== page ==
Booth, Richard, Casini, Giovanni, Meyer, Thomas, Varzinczak, Ivan

Propositional Typicality Logic (PTL) is a recently proposed logic, obtained by enriching classical propositional logic with a typicality operator capturing the most typical (alias normal or conventional) situations in which a given sentence holds. The semantics of PTL is in terms of ranked models as studied in the well-known KLM approach to preferential reasoning and therefore KLM-style rational consequence relations can be embedded in PTL. In spite of the non-monotonic features introduced by the semantics adopted for the typicality operator, the obvious Tarskian definition of entailment for PTL remains monotonic and is therefore not appropriate in many contexts. Our first important result is an impossibility theorem showing that a set of proposed postulates that at first all seem appropriate for a notion of entailment with regard to typicality cannot be satisfied simultaneously. Closer inspection reveals that this result is best interpreted as an argument for advocating the development of more than one type of PTL entailment. In the spirit of this interpretation, we investigate three different (semantic) versions of entailment for PTL, each one based on the definition of rational closure as introduced by Lehmann and Magidor for KLM-style conditionals, and constructed using different notions of minimality.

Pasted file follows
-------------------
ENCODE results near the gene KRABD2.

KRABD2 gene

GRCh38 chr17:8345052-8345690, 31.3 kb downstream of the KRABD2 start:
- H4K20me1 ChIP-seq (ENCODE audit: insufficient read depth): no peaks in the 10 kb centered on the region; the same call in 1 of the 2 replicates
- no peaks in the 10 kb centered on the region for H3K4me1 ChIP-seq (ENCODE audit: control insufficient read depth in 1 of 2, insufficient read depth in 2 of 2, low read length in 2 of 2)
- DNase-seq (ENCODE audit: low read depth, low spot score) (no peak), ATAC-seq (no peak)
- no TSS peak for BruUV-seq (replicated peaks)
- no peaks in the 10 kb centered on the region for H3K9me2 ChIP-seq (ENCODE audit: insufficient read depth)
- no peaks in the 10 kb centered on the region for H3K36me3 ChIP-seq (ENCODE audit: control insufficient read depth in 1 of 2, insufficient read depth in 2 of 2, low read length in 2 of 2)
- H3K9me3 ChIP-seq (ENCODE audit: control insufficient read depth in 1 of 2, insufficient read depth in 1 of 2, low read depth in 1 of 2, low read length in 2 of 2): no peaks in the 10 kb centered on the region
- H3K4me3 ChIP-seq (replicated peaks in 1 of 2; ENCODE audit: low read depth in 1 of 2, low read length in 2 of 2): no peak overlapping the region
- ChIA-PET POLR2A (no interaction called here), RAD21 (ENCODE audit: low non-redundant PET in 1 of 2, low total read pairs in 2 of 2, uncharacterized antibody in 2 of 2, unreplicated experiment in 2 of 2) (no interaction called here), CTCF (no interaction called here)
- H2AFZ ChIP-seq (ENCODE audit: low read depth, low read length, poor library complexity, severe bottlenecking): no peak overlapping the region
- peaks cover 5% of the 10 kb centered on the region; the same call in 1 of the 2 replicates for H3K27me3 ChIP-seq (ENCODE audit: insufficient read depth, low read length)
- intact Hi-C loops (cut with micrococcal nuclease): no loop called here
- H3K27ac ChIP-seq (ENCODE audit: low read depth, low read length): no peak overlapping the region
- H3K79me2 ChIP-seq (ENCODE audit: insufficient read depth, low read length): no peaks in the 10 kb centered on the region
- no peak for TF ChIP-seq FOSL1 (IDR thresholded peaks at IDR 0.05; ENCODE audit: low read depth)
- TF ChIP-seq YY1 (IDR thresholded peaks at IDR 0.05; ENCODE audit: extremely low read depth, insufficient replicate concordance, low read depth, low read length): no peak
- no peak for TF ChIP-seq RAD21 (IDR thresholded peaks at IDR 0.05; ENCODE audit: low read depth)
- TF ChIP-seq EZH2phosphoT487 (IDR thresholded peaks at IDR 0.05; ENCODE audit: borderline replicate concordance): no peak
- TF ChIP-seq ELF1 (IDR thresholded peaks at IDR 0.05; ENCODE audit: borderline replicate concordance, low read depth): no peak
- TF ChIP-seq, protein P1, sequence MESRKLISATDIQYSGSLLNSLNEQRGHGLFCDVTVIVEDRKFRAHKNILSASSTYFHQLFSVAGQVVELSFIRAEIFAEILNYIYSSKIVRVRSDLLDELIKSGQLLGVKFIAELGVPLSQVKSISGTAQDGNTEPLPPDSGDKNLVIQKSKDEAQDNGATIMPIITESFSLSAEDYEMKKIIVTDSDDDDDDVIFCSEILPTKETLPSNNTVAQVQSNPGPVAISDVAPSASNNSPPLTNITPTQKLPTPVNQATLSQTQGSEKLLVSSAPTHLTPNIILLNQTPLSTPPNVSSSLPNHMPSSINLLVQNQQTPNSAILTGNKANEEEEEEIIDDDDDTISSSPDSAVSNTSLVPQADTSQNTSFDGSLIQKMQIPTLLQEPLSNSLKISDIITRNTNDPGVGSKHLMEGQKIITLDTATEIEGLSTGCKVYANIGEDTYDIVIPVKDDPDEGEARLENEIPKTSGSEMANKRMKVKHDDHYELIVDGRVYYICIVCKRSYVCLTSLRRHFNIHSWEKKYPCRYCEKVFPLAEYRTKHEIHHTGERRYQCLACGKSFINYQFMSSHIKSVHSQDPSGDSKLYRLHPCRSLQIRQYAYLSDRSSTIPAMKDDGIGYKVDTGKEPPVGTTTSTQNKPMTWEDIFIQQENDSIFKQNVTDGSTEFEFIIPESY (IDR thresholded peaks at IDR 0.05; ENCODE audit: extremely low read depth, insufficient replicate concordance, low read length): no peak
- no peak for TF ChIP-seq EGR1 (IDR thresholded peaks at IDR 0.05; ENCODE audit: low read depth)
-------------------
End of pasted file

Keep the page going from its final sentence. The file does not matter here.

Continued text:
Casini, Giovanni (University of Luxembourg) | Meyer, Thomas (University of Cape Town)

We consider the problem of obtaining coherence in a propositional knowledge base using techniques from Belief Change. Our motivation comes from the field of formal ontologies where coherence is interpreted to mean that a concept name has to be satisfiable. In the propositional case we consider here, this translates to a propositional formula being satisfiable. We define belief change operators in a framework of nonmonotonic preferential reasoning.We show how the introduction of defeasible information using contraction operators can be an effective means for obtaining coherence.

Casini, Giovanni (University of Luxembourg) | Meyer, Thomas (University of Cape Town)

Booth, Richard (Mahasarakham University) | Casini, Giovanni (University of Pretoria and University of Luxembourg) | Meyer, Thomas Andreas (University of Cape Town) | Varzinczak, Ivan José (Universidade Federal de Rio de Janeiro)